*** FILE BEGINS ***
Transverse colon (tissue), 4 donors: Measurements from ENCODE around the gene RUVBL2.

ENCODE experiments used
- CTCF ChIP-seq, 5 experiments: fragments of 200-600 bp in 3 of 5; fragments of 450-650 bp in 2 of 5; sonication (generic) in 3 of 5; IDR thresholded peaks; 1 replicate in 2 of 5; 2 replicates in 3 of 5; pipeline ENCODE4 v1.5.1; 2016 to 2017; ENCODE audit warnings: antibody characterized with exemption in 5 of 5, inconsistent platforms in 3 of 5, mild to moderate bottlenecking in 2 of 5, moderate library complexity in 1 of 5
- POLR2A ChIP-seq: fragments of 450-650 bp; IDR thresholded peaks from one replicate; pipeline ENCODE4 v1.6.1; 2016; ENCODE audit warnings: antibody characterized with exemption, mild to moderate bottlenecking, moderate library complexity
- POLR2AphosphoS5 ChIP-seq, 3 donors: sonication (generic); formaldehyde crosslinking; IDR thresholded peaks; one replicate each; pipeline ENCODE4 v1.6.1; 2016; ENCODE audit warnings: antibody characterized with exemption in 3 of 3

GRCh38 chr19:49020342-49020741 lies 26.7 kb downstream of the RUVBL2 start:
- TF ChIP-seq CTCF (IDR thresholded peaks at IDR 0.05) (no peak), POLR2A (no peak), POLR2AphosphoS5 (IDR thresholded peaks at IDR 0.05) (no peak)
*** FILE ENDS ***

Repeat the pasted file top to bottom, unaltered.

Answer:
Transverse colon (tissue), 4 donors: Measurements from ENCODE around the gene RUVBL2.

ENCODE experiments used
- CTCF ChIP-seq, 5 experiments: fragments of 200-600 bp in 3 of 5; fragments of 450-650 bp in 2 of 5; sonication (generic) in 3 of 5; IDR thresholded peaks; 1 replicate in 2 of 5; 2 replicates in 3 of 5; pipeline ENCODE4 v1.5.1; 2016 to 2017; ENCODE audit warnings: antibody characterized with exemption in 5 of 5, inconsistent platforms in 3 of 5, mild to moderate bottlenecking in 2 of 5, moderate library complexity in 1 of 5
- POLR2A ChIP-seq: fragments of 450-650 bp; IDR thresholded peaks from one replicate; pipeline ENCODE4 v1.6.1; 2016; ENCODE audit warnings: antibody characterized with exemption, mild to moderate bottlenecking, moderate library complexity
- POLR2AphosphoS5 ChIP-seq, 3 donors: sonication (generic); formaldehyde crosslinking; IDR thresholded peaks; one replicate each; pipeline ENCODE4 v1.6.1; 2016; ENCODE audit warnings: antibody characterized with exemption in 3 of 3

GRCh38 chr19:49020342-49020741 lies 26.7 kb downstream of the RUVBL2 start:
- TF ChIP-seq CTCF (IDR thresholded peaks at IDR 0.05) (no peak), POLR2A (no peak), POLR2AphosphoS5 (IDR thresholded peaks at IDR 0.05) (no peak)